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Unhosted remoteStorage server app for django

Project Description


Unhosted remoteStorage server implementation

This app is a server (storage) implementation for an earlier remoteStorage API version, specified here:

Some parts of it (especially webfinger, oauth2, since I’ve used newer specs that were available at the time) might be compatible with the current API:

But since remoteStorage.js 0.7.0 for experimental API was still under heavy development at the time, I haven’t tested whether it works with current implementation.

Package (and django app) was called django-unhosted in the past and was eventually renamed. If you’re using django-unhosted package, please read the notes on migration under Installation section.


Idea is that you can have storage account (with whatever policies and authentication) on host1 and some webapp (say, some visual editor, think MS Word) on host2.

To edit document in a webapp, generally host2 would have to implement some sort of user registration, storage (like for edited docs, etc.

With remoteStorage, this storage don’t have to be on host2, so you don’t have to implement some complex policies and authenticated storage there to launch a full-featured webapp - it can open and save docs to any remote host which supports the protocol (which is basically GET/PUT from WebDAV with OAuth2 on top).

host1 can be your VPS, client machine itself (especially easy with direct IPv6, or IPv4 provided via some service like pagekite), some reliable cloud provider or whatever.

To fully understand how it all works, I recommend looking at OAuth2, WebDAV, CORS and Webfinger, which are basically all the technologies used to implement the protocol.

This django app fully implements web-facing storage for host1, complete with user registration forms (optional, users can be added by other django apps or via django admin interface otherwise), client access management interfaces and a simple demo client.


Since applicaton is a public-internet-facing interface to your (possibly important) data and I’m in no way security expert or specialist, I recommend to pentest or validate the code before storing any sensitive data in it.

Data loss or corruption is much easier to prevent (and backups go a long way here, btw) than security exploits, so, again, please look at the code yourself and find issues there which I have a blind spot (not to mention lack of skills) for, thus won’t be able to find on my own.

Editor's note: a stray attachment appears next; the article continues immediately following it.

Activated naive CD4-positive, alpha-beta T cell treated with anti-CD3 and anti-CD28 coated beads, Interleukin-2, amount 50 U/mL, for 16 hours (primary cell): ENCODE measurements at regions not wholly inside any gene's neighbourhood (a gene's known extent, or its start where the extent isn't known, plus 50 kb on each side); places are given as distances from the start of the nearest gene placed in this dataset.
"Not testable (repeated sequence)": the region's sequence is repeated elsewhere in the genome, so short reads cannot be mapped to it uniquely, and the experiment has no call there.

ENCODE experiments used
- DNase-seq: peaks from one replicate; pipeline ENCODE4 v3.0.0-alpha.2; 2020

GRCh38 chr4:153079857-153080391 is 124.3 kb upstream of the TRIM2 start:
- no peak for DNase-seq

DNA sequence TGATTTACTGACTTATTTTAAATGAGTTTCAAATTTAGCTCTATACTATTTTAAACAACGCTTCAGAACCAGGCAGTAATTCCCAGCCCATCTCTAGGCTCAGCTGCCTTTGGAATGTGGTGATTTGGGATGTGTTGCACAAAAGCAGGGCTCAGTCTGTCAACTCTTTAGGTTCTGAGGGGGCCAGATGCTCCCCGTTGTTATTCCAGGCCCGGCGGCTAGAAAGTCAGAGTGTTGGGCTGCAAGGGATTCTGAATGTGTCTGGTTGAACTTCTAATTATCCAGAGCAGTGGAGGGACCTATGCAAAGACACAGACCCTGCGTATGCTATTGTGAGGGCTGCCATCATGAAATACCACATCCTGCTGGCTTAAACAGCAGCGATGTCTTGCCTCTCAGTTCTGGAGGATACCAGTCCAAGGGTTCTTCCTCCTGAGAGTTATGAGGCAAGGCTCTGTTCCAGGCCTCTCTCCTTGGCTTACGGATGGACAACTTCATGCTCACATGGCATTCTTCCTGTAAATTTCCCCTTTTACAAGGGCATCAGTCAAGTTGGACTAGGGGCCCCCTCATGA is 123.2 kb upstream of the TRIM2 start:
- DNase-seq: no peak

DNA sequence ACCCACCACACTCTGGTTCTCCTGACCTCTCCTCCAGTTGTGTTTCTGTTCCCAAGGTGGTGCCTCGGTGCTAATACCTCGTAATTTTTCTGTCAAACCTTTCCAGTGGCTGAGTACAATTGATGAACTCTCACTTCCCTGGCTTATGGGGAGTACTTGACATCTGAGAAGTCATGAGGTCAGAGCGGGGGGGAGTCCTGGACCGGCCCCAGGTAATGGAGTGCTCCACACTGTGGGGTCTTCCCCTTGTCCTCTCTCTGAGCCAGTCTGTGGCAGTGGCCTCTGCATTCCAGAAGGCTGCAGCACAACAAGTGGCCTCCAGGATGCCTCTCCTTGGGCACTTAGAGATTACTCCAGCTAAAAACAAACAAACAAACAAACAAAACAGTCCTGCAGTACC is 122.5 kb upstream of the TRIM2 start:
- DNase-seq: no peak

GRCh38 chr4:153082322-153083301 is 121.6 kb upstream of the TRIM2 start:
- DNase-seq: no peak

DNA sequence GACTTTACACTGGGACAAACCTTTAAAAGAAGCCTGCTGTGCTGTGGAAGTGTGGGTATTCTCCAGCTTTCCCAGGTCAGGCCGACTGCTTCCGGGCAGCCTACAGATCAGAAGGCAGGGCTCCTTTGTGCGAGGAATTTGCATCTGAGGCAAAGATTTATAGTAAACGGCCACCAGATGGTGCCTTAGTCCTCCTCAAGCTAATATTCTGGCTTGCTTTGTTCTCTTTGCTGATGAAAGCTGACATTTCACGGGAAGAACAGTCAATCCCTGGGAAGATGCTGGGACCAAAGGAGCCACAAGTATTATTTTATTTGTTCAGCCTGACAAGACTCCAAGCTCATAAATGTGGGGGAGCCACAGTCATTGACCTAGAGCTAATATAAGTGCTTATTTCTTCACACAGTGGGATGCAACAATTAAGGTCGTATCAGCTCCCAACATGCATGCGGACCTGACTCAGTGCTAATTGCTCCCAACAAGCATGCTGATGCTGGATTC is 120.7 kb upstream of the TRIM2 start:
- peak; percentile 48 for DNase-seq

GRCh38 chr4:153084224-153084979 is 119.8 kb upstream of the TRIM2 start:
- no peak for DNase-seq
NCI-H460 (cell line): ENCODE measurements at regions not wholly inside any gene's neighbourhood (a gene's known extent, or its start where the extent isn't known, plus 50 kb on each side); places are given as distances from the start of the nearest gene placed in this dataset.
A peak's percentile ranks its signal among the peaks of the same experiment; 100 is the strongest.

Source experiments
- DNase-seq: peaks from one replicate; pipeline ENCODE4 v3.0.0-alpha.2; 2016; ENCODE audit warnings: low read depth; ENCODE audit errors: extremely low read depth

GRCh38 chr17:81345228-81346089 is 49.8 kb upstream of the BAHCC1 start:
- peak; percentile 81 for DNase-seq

Example of obvious (to an outsider analysis) security flaws in another storage-server implementation can be found here, learn the lession there.



oauth2app is not on PyPI at the moment, but pip can install it from github directly.

Various interfaces of the app use some external resources, like Twitter Bootstrap CSS file (served from and remoteStorage.js, which can be served - and should be, if you’re using https for interfaces - from local URLs, if available in STATIC_ROOT. See “Customization / Interfaces” for details.

Migration from django-unhosted

Package was called django-unhosted in the past, but it was decided to rename it before it was way too late.

Unfortunately, there’s no easy way to rename django app and python package, especially if it’s undesirable to keep older package names around for eternity, so some manual steps have to be taken in order to migrate to the new (django-remotestorage) app/package.

  • Uninstall django-unhosted python package (either through pip uninstall     django-unhosted, OS tools, or remove module path manually).
  • Rename all database tables with “django_unhosted” in name to be starting with “django_remotestorage” instead. Lots of easy-to-use GUI tools (such as pgadmin, phpPgAdmin, phpMyAdmin, phpSQLiteAdmin, etc) or native CLI interfaces (sqlite3 /path/to/db.sqlite, psql, mysql, etc) can be used for that.
  • Update and urlconf to import stuff from “django_remotestorage” module instead of “django_unhosted”. Replace all “UNHOSTED_” in variable names to “REMOTESTORAGE_”, if used in
  • If you have a custom urlconf and/or templates, replace references to “unhosted” namespace with “remotestorage”.

It should fairly straightforward, but feel free to open Issue or contact developers if the described process doesn’t work for you.

Deployment / configuration

Django apps are deployed as a part of “django project”, which is - at it’s minimum - just a few configuration files, specifying which database to use, and which apps should handle which URLs.